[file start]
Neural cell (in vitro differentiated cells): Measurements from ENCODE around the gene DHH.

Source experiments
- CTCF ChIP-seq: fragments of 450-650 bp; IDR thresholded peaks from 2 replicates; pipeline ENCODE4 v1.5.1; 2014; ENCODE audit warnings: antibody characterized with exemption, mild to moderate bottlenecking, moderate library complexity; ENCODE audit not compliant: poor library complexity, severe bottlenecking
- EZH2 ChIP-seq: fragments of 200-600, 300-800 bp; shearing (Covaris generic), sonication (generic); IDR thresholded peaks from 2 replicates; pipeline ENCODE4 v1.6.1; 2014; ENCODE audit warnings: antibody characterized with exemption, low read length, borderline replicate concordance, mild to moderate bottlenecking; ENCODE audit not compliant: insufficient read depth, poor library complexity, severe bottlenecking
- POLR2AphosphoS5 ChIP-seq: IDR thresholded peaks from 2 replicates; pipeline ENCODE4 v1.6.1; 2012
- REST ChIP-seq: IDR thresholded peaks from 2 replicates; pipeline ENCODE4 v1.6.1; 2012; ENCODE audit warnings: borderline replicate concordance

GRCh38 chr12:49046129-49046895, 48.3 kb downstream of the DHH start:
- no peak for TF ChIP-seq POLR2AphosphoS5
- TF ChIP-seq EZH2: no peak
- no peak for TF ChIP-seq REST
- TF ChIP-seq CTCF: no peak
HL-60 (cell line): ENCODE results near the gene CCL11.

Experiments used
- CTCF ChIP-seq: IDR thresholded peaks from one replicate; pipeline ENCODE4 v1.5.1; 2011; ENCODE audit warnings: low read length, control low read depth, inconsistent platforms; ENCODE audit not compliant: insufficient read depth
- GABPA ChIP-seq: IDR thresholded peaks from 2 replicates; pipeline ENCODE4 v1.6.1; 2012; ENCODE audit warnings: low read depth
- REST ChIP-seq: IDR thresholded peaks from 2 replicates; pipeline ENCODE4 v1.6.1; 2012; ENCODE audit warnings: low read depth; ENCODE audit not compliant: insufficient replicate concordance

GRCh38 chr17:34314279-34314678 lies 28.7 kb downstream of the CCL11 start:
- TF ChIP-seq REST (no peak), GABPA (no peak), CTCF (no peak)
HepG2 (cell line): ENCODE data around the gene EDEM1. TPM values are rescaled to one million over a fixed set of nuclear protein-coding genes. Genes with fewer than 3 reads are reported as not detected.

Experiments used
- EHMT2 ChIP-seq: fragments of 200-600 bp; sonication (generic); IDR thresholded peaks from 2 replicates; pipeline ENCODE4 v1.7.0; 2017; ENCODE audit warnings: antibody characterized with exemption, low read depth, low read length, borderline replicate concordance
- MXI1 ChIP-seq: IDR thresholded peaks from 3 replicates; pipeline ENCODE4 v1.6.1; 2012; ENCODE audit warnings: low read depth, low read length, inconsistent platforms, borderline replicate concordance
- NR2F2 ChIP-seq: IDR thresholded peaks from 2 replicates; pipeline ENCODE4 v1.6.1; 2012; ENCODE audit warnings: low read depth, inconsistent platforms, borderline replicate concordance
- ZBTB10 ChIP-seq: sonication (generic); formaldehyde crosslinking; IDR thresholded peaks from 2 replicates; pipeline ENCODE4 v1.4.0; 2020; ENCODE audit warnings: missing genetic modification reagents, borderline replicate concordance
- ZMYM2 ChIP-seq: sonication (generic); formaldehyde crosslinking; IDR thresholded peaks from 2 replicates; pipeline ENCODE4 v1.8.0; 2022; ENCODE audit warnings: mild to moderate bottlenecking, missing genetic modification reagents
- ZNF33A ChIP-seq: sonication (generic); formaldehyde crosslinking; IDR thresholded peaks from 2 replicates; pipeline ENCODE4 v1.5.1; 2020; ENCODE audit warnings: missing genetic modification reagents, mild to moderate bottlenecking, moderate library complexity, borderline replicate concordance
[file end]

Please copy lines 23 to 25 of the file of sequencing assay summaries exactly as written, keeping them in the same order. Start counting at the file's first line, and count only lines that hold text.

- NR2F2 ChIP-seq: IDR thresholded peaks from 2 replicates; pipeline ENCODE4 v1.6.1; 2012; ENCODE audit warnings: low read depth, inconsistent platforms, borderline replicate concordance
- ZBTB10 ChIP-seq: sonication (generic); formaldehyde crosslinking; IDR thresholded peaks from 2 replicates; pipeline ENCODE4 v1.4.0; 2020; ENCODE audit warnings: missing genetic modification reagents, borderline replicate concordance
- ZMYM2 ChIP-seq: sonication (generic); formaldehyde crosslinking; IDR thresholded peaks from 2 replicates; pipeline ENCODE4 v1.8.0; 2022; ENCODE audit warnings: mild to moderate bottlenecking, missing genetic modification reagents